Research in the Microelectromagnetic Device Group

For further information contact Professor Dean Neikirk at

AlAs/In0.53Ga0.47As Depletion Edge Modulated QWITT (DEMQWITT) Diode


Vijay Reddy, Shiva Javalagi, and Dean P. Neikirk

Microelectronics Research Center and the Department of Electrical and Computer Engineering

The University of Texas at Austin

Austin, TX 78712


For more complete information regarding this topic please see: Vijay Reddy, "Characterization of High Frequency Oscillators and Varactor Diodes Grown by Molecular Beam Epitaxy," PhD dissertation, The University of Texas at Austin, May, 1994.

Also see summaries of our work on:

The optimum length of the depletion region in a QWITT diode (Wopt) can be quite long; for example, low injection conductance ([[sigma]]) devices QWITTs have been grown that would require a Wopt of approximately 1.2 micron. Fabricating a QWITT structure with such a large W would be impractical for two reasons. First, given the magnitudes of the electric fields involved, it would be extremely difficult to completely deplete one micron. Second, the peak voltage would be extremely high and result in low DC-to-RF conversion efficiency oscillators. For oscillator applications, increasing the product (the product of the difference between the peak and valley voltages and the difference between the peak and valley currents) to improve the RF output power is the prime concern. However, it is also desirable to decrease Vp as this will reduce the required bias voltage and result in improved DC-to-RF conversion efficiency. This can be done by inserting a doping spike (a heavily doped layer) between the quantum well and the drift region. A properly designed doping spike will reduce the electric field in the drift region but yet fully deplete the drift region. The end result is a reduction in Vp with remaining unchanged. Kesan et al. have employed this technique to reduce Vp and increase the conversion efficiency in AlAs/GaAs QWITTs [1].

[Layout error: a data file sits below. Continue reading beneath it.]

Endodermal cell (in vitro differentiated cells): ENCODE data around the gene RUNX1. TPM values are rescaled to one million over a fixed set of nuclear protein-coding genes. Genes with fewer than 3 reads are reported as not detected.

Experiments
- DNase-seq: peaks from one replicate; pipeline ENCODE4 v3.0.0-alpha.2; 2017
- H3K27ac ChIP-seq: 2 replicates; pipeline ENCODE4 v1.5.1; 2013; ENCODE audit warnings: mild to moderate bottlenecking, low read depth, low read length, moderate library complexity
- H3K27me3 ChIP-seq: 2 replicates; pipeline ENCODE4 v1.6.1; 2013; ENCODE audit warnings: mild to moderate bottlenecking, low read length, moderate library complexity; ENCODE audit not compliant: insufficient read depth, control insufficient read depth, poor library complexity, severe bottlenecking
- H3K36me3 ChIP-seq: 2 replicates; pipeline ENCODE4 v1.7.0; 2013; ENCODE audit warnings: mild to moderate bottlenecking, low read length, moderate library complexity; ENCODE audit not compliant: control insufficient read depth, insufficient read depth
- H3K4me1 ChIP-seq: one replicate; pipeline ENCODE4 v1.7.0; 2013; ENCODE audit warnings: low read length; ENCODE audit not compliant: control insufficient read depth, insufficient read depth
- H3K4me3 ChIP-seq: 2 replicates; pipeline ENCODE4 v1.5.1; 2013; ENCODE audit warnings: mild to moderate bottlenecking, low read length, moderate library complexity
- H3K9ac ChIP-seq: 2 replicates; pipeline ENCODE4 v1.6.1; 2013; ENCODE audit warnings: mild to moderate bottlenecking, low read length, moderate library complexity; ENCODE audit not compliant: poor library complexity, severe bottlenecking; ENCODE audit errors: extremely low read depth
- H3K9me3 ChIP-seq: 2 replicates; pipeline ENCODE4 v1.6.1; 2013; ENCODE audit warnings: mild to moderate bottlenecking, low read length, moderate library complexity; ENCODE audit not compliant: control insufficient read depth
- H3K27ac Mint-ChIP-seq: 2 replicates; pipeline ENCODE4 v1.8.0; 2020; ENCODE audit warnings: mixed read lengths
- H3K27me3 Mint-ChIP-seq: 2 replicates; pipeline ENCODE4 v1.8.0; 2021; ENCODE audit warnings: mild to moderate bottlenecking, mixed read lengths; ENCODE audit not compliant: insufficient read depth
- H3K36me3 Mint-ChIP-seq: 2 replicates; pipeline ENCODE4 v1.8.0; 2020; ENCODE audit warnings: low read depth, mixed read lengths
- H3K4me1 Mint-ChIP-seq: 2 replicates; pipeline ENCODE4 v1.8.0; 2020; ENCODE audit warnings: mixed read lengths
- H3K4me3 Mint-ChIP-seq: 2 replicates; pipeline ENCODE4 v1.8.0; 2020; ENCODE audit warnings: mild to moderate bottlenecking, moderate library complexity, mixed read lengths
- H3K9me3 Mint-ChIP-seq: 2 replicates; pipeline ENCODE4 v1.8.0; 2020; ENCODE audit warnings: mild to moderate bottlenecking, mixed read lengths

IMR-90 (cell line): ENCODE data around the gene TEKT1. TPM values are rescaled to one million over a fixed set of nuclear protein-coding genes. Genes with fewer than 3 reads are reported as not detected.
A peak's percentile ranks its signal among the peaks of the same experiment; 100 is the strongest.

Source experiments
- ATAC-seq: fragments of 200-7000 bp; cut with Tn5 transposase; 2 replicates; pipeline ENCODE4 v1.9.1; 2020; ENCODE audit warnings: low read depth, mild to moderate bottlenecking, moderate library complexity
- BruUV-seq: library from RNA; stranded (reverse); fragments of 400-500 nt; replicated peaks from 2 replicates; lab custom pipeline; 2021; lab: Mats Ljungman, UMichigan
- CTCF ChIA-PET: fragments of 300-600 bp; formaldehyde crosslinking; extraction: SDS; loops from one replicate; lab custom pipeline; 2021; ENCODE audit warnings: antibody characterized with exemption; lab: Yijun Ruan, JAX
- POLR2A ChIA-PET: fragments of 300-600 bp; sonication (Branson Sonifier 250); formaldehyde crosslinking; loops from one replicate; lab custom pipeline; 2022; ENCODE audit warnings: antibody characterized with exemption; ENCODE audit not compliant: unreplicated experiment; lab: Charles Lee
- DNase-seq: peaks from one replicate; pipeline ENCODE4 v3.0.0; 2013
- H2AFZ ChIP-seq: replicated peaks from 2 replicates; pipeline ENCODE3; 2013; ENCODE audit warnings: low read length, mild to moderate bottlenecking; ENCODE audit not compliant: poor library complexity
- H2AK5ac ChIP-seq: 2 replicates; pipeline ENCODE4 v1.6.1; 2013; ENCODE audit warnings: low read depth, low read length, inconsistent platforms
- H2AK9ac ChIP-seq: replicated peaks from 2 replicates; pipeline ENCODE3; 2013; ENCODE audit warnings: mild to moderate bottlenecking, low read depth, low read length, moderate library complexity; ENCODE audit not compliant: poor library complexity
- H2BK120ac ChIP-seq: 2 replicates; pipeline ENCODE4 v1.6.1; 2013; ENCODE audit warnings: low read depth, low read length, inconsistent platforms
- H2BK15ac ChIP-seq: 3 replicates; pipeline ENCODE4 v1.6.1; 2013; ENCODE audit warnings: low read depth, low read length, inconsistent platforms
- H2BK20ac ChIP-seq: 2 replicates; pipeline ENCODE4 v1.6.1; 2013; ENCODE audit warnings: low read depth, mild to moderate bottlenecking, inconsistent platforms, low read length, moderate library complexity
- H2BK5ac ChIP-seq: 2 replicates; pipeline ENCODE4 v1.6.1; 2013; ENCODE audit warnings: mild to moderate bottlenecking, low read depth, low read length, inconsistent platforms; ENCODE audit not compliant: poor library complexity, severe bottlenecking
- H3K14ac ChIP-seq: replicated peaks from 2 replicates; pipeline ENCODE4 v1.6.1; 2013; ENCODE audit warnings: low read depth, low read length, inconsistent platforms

Another approach can be taken to achieve the same goal of reducing Vp without sacrificing . Although this technique employs a doping spike, it is fundamentally different from the doping spike method. Recall that the quantum well injector characteristic can be extracted from the J - V curve by accounting for voltage drops due to series parasitic series resistance and space charge regions surrounding the double barrier structure. The injector characteristic for the AlAs/In0.53Ga0.47As quantum well used in this study is shown in Fig. 4.12.

Fig. 4.12 Quantum well injector characteristic of AlAs/In0.53Ga0.47As quantum well used in DEMQWITT study. Provided by K. Gullapalli.


From Eq. 4.12, Wopt is inversely proportional to the differential conductance of the injector characteristic. From Fig. 4.12 it is clear that near the peak, Wopt is small because of the high differential conductance. However, in much of the NDR region, the optimum length is very large because of the very low differential conductance. Therefore, by grading the doping profile in the drift region from high to low, it should be possible to obtain depletion region lengths that are optimum at each point in the NDR region of the injector characteristic. Note that such a design, where the depletion edge is modulated during the rf cycle, is very different from the conventional QWITT design where the depletion region length is fixed. Therefore, this device has been named the depletion edge modulated QWITT or DEMQWITT.